Making money in the stock market can seem like Russian roulette if you don't know what you are looking at. Charting is a key part of making money. The funny thing is, many people disregard charts as an unreliable way to read the market. The professionals use charts, so I use charts.
I consider charts to be the X-Rays/CAT scans/MRI's/ECG's/etc... of the stock market. Charts tell you the psychological story of the stock market, you just have to know how to read them. Imagine going in to the doctor for chest pains and he doesn't even take an X-Ray/ECG/MRI. Now how sure are you that your what is going on inside your chest? I mean, it feels like there is a problem, but how can you be sure. Now, would you go back to that doctor for another medical problem? Probably not. The same goes for the stock market and charts. If the person managing your money (which should be you) doesn't use charts, fire them (or start using charts).
On to the basics:
Bid- The highest price someone is willing to pay for a stock/security.
Ask- The lowest price someone is willing to sell a stock/security for.
Volume- The number of securities that change hands in a set period of time (can be from 1 minute to years).
P/E- Ratio of the current stock price to the current earnings per share.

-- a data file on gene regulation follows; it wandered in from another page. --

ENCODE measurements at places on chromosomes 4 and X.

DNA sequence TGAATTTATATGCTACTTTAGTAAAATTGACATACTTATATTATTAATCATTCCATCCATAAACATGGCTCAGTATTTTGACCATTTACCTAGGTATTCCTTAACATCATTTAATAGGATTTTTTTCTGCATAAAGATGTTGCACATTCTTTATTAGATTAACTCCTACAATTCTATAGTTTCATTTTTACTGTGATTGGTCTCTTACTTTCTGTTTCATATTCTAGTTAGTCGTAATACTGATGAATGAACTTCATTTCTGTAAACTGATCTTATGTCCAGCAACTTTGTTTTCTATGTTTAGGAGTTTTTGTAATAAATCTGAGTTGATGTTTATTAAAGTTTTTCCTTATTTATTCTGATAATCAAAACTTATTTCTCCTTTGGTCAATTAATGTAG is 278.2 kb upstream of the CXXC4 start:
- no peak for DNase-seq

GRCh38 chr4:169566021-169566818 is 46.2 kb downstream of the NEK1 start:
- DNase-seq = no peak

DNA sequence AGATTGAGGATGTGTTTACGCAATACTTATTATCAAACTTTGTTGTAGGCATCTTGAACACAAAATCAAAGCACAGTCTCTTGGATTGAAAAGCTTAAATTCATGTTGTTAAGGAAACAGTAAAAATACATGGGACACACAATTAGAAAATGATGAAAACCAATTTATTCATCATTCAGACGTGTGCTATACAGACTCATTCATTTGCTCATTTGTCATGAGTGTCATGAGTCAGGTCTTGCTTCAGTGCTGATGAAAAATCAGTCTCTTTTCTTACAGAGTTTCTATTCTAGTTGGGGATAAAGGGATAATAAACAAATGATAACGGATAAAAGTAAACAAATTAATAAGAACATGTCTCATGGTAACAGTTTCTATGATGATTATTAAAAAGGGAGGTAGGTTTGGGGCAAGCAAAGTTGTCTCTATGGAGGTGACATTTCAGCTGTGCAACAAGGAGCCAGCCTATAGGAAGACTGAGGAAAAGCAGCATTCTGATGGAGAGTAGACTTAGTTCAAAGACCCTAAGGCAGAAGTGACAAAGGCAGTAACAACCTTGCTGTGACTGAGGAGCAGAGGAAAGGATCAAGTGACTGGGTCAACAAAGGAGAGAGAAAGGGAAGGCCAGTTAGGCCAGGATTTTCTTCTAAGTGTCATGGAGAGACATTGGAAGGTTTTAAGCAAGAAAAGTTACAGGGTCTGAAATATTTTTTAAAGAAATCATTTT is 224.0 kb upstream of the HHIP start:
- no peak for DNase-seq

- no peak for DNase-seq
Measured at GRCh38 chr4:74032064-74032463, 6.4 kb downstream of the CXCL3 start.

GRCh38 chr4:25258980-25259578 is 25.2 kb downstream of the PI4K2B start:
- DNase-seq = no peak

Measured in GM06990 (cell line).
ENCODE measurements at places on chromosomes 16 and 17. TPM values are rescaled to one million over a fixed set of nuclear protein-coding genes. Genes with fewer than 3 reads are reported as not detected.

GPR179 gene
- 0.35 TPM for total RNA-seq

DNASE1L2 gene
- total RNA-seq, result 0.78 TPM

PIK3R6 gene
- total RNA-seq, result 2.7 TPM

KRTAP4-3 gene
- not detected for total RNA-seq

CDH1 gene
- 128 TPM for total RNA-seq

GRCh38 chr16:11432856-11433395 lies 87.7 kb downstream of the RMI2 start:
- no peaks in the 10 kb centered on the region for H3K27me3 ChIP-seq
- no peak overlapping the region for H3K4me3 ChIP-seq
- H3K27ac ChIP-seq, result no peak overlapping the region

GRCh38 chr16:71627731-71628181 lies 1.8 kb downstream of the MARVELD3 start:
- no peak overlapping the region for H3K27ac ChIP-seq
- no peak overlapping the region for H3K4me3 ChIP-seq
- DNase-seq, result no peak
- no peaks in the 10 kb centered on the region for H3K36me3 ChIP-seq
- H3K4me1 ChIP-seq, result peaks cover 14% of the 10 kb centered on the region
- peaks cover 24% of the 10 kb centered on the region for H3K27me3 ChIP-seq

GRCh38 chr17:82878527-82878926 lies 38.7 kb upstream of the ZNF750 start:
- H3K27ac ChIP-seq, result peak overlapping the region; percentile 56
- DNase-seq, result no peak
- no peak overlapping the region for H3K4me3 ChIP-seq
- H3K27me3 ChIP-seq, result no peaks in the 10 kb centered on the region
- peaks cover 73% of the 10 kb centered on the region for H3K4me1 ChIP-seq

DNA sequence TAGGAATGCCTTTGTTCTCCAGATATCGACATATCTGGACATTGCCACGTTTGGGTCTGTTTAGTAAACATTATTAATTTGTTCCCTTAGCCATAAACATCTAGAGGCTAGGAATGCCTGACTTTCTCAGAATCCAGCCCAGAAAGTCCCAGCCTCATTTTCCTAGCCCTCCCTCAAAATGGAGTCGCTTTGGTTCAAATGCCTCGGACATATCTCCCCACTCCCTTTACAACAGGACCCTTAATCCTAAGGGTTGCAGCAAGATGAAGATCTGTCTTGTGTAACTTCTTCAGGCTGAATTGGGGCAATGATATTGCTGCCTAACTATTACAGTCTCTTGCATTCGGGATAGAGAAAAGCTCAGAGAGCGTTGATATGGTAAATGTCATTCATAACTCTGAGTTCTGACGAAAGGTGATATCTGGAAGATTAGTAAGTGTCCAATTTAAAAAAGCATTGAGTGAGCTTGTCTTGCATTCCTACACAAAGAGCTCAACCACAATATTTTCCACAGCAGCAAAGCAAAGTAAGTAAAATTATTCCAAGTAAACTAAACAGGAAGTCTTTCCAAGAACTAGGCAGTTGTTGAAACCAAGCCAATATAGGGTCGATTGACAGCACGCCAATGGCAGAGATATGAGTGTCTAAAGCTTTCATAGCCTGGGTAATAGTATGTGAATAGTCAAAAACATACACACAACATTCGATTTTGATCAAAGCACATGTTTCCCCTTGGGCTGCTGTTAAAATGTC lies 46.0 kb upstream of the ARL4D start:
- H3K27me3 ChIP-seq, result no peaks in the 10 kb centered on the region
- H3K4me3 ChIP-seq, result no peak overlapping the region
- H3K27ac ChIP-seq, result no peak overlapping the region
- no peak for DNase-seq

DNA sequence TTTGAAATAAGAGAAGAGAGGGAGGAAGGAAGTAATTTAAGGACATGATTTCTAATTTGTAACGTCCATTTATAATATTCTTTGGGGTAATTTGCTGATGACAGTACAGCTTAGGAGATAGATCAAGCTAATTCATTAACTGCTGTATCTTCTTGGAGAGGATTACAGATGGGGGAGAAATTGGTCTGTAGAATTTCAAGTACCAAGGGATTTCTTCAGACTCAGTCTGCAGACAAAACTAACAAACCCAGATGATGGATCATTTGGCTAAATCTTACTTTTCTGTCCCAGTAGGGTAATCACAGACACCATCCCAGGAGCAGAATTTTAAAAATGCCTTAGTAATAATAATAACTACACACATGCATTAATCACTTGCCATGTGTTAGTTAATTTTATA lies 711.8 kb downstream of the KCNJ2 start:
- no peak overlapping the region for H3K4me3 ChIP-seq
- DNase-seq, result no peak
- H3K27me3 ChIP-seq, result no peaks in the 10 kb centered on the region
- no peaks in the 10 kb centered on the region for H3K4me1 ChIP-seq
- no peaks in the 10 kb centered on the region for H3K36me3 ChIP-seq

Market Capitalization- #of shares * current share price.
EPS- Earnings per share.
Outstanding shares O/S- How many shares there are, out on the open market.
Float- #of shares not restricted, that trade freely
Limit order- An order to buy/sell at a set price
Market order- An order to buy/sell at whatever the going market price is
Stop order- An order to sell a security if it drops below a certain price (or rises above if you are short).
Long- Buying a security looking for an increase in price
Short- Selling a security looking for a decrease in price
That's all that I'm going to get into on that, since that's the most common information you'll need to know, for more advanced stuff you can check out investopedia.
Basic chart terms:
Candle/Bar- A visual representation of the opening, high, low, and close prices for a security in a given time frame. (i.e. 1 minute, 5 minutes, 1 day, 1 week, etc...)
Moving Avg- A line representing the average price of a security over a select time period (i.e. 20d, 50d, 200d, etc...)
Trendline- A line drawn from one point on a chart to another, signifying the underlying trend of the security.
RSI- Relative Strength Index, a formula used to tell if a stock as moved in one direction to quickly. Signals overbought or oversold securities.
Golden Cross: When a short term moving avg crosses through a long term moving avg (i.e. 20d crossing the 50d)
Again, for more info on these terms or more advanced terminology visit investopedia.